Wednesday, July 9, 2008


To be perfectly honest, I'm not sure about the whole blogging concept. An online diary that anyone can read? As extroverted as I am, even I’m not that open. A method of communication that doesn't involve interpersonal interaction? I’m still getting used to the idea of texting on my cell phone. As someone who simply says what she's thinking to the people she knows in real life, the idea of a virtual conversation with people I haven't even met is more than a bit questionable.

On the other hand, I’m a newly-minted blog addict. Especially the wedding variety. I adore reading the creative ideas and stories of others. And I have so many ideas of my own that I can’t possibly use them all. I wake up in the middle of the night to jot down incoherent, dream-induced thoughts in the hopes I can implement them in the light of day. I’ve also been inspired by two types of wedding blogs: (1) the uber-creative DIY Martha Stewarts of the world (think most bloggers), and (2) those that focus on sanity, responsibility, and mindfulness (like

My only complaint about the incredibly imaginative, inspiring, ingenious wedding blogs around the net –- grammar butchery. I cringe when I read an otherwise exceptionally well-written sentence that ends in a preposition. And the way that people have confused “my fiancé and I” and “my fiancé and me” befuddles me. I’m not arrogant enough to think that I always get my grammar right; I am a comma abuser, for example. But I’m on a one-woman crusade to share wedding sanity and creativity while using the best grammar I possibly can. That pretty much sums up the point of this blog.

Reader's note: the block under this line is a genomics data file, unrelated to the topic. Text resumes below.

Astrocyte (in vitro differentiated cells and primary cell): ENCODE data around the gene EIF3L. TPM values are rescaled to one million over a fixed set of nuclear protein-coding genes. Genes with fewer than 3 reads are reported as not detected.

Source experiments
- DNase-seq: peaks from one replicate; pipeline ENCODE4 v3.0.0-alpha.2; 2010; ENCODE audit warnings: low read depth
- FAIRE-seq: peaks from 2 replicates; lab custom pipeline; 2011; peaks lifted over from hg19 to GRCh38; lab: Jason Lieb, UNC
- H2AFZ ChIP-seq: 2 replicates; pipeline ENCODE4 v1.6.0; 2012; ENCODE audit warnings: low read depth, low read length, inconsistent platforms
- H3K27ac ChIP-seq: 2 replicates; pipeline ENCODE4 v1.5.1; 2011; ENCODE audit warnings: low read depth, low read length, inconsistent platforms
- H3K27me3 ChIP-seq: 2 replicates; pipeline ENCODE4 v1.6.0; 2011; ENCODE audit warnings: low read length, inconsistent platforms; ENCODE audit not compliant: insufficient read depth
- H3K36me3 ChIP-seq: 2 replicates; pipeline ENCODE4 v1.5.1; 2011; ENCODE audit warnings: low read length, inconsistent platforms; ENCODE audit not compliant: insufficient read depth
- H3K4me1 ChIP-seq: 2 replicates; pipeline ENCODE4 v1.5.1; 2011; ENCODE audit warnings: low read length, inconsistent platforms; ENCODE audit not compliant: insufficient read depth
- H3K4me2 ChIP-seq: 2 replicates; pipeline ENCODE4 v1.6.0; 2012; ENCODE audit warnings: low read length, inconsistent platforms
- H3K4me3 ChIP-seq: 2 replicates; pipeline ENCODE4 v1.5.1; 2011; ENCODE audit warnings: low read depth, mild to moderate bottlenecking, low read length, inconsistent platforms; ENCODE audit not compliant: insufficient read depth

As for the name, {cypress and oak}, I’m inspired by this excerpt from Kahlil Gibran’s The Prophet, entitled “On Marriage.”

You were born together, and together you shall be forevermore.
You shall be together when the white wings of death scatter your days.
Aye, you shall be together even in the silent memory of God.
But let there be spaces in your togetherness,
And let the winds of the heavens dance between you.
Love one another, but make not a bond of love.
Let it rather be a moving sea between the shores of your souls.
Fill each other's cup but drink not from one cup.
Give one another of your bread but eat not from the same loaf.
Sing and dance together and be joyous, but let each of you be alone,
Even as the strings of a lute are alone though they quiver with the same music.
Give your hearts, but not into each other's keeping.
For only the hand of Life can contain your hearts.
And stand together, yet not too near together.
For the pillars of the temple stand apart,
And the oak tree and the cypress grow not in each other's shadow.
Gibran’s words remind me of three essentials in wedding planning:
1. The relationship that came before and that will follow the wedding matters most. It is called marriage, and it is not a dirty word.
2. There should be spaces in togetherness, even (especially!) in marriage.

3. Enough talk of “the best day of my life” and “the perfect wedding”! What I want is ever so much more real and honest. A togetherness that endures in the silent memory of God. Yes. That’s it.

So, welcome to my journey to marriage, oftentimes known as wedding planning. It’s sure to be an adventure!

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